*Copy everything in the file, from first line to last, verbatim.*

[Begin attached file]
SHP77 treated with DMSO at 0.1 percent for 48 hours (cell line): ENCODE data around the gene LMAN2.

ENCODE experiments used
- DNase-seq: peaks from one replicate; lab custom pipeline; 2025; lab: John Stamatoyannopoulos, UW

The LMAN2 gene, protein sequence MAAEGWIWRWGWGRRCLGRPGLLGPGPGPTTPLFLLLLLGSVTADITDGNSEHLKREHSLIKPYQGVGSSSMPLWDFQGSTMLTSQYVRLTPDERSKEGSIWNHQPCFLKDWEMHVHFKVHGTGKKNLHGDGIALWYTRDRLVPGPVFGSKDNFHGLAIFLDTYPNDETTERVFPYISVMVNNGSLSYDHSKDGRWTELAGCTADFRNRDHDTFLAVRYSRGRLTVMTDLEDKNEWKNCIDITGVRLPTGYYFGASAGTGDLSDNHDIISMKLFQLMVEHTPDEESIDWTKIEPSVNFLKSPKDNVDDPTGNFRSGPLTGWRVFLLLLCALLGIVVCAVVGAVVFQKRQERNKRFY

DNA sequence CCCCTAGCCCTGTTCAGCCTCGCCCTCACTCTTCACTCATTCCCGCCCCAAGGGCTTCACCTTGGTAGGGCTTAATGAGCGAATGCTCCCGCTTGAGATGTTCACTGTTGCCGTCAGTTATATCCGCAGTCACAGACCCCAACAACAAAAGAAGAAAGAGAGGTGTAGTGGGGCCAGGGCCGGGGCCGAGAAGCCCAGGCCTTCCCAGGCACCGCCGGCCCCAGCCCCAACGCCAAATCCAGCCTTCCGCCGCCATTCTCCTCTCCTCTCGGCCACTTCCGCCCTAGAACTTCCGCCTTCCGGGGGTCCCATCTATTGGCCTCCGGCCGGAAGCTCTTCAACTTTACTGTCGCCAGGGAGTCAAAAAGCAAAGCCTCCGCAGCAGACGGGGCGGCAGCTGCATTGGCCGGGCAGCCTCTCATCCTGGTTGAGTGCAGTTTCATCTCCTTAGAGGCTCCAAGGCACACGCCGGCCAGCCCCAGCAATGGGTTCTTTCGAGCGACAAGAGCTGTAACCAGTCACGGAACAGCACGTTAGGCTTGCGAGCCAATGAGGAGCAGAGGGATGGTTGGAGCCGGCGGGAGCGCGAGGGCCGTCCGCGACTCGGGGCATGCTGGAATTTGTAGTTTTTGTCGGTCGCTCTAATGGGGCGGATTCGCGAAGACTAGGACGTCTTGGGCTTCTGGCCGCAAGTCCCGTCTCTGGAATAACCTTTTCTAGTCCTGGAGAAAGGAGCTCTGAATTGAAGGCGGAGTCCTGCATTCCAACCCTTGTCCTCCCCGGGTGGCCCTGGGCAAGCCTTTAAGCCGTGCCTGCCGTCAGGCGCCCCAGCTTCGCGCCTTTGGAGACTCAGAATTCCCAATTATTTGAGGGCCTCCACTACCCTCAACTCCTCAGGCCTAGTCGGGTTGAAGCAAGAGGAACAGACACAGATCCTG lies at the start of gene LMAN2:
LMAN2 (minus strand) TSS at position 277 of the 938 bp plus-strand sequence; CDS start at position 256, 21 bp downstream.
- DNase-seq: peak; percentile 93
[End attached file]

SHP77 treated with DMSO at 0.1 percent for 48 hours (cell line): ENCODE data around the gene LMAN2.

ENCODE experiments used
- DNase-seq: peaks from one replicate; lab custom pipeline; 2025; lab: John Stamatoyannopoulos, UW

The LMAN2 gene, protein sequence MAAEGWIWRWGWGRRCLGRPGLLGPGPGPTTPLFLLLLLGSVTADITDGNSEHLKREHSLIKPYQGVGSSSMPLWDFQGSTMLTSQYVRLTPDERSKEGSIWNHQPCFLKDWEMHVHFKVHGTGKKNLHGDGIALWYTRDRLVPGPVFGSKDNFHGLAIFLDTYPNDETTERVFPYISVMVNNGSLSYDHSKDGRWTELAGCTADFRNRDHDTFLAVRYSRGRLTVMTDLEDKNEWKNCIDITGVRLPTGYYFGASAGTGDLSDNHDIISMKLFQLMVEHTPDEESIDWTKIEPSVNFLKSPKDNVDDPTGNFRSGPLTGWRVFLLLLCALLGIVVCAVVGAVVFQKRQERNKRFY

DNA sequence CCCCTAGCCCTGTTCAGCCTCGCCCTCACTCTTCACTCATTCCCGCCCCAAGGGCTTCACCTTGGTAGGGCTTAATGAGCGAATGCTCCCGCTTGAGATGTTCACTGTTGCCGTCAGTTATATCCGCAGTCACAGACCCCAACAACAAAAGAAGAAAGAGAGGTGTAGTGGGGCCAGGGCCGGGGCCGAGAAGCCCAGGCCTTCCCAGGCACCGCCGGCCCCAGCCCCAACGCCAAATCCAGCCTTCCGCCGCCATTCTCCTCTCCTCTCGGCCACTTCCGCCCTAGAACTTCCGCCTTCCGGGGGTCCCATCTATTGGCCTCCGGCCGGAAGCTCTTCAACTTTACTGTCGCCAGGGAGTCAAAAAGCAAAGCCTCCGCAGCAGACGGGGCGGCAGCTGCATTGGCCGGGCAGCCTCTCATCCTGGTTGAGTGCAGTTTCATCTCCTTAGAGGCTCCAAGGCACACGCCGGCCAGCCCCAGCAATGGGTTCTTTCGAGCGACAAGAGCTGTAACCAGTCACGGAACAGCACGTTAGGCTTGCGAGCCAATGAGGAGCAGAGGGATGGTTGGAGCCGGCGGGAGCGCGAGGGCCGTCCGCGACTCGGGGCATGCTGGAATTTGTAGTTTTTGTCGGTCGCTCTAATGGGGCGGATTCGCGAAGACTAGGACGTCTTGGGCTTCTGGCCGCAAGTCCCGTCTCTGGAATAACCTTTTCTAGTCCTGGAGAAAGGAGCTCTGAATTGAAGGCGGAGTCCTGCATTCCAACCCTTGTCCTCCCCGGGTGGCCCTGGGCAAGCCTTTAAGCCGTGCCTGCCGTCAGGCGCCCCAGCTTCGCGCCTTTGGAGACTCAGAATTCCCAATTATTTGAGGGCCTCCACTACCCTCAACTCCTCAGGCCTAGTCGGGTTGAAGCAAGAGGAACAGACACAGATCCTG lies at the start of gene LMAN2:
LMAN2 (minus strand) TSS at position 277 of the 938 bp plus-strand sequence; CDS start at position 256, 21 bp downstream.
- DNase-seq: peak; percentile 93